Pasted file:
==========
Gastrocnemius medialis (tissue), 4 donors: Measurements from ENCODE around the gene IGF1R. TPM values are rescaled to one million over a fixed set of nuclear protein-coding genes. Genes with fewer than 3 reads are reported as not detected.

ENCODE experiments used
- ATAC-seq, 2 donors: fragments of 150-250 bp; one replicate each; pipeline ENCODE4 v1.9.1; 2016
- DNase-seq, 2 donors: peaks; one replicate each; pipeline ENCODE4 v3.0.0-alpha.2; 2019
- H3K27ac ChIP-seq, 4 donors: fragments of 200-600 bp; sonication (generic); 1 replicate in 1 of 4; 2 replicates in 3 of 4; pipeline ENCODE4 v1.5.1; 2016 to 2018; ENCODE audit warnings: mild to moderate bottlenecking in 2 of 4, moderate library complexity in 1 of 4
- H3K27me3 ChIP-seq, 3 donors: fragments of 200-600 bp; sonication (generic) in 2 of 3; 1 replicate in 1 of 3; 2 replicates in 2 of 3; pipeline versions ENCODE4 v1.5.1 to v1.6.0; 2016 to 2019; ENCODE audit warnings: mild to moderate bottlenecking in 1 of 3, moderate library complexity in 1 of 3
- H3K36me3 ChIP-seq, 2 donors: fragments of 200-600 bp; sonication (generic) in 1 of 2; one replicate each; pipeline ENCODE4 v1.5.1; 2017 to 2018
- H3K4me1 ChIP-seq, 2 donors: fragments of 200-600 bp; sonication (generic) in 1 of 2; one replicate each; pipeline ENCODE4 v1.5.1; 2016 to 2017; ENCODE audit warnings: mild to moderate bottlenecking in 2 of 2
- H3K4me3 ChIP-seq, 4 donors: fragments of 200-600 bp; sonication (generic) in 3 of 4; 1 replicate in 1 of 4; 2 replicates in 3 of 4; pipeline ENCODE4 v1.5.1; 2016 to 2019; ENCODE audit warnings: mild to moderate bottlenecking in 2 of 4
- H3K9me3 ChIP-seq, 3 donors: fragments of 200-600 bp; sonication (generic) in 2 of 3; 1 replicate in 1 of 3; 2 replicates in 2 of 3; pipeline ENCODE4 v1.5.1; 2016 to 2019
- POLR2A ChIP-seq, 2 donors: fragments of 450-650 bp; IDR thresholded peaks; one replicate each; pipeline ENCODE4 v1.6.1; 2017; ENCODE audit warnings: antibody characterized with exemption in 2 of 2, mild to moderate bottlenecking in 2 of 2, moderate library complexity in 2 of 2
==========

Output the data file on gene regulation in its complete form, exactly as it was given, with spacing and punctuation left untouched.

Gastrocnemius medialis (tissue), 4 donors: Measurements from ENCODE around the gene IGF1R. TPM values are rescaled to one million over a fixed set of nuclear protein-coding genes. Genes with fewer than 3 reads are reported as not detected.

ENCODE experiments used
- ATAC-seq, 2 donors: fragments of 150-250 bp; one replicate each; pipeline ENCODE4 v1.9.1; 2016
- DNase-seq, 2 donors: peaks; one replicate each; pipeline ENCODE4 v3.0.0-alpha.2; 2019
- H3K27ac ChIP-seq, 4 donors: fragments of 200-600 bp; sonication (generic); 1 replicate in 1 of 4; 2 replicates in 3 of 4; pipeline ENCODE4 v1.5.1; 2016 to 2018; ENCODE audit warnings: mild to moderate bottlenecking in 2 of 4, moderate library complexity in 1 of 4
- H3K27me3 ChIP-seq, 3 donors: fragments of 200-600 bp; sonication (generic) in 2 of 3; 1 replicate in 1 of 3; 2 replicates in 2 of 3; pipeline versions ENCODE4 v1.5.1 to v1.6.0; 2016 to 2019; ENCODE audit warnings: mild to moderate bottlenecking in 1 of 3, moderate library complexity in 1 of 3
- H3K36me3 ChIP-seq, 2 donors: fragments of 200-600 bp; sonication (generic) in 1 of 2; one replicate each; pipeline ENCODE4 v1.5.1; 2017 to 2018
- H3K4me1 ChIP-seq, 2 donors: fragments of 200-600 bp; sonication (generic) in 1 of 2; one replicate each; pipeline ENCODE4 v1.5.1; 2016 to 2017; ENCODE audit warnings: mild to moderate bottlenecking in 2 of 2
- H3K4me3 ChIP-seq, 4 donors: fragments of 200-600 bp; sonication (generic) in 3 of 4; 1 replicate in 1 of 4; 2 replicates in 3 of 4; pipeline ENCODE4 v1.5.1; 2016 to 2019; ENCODE audit warnings: mild to moderate bottlenecking in 2 of 4
- H3K9me3 ChIP-seq, 3 donors: fragments of 200-600 bp; sonication (generic) in 2 of 3; 1 replicate in 1 of 3; 2 replicates in 2 of 3; pipeline ENCODE4 v1.5.1; 2016 to 2019
- POLR2A ChIP-seq, 2 donors: fragments of 450-650 bp; IDR thresholded peaks; one replicate each; pipeline ENCODE4 v1.6.1; 2017; ENCODE audit warnings: antibody characterized with exemption in 2 of 2, mild to moderate bottlenecking in 2 of 2, moderate library complexity in 2 of 2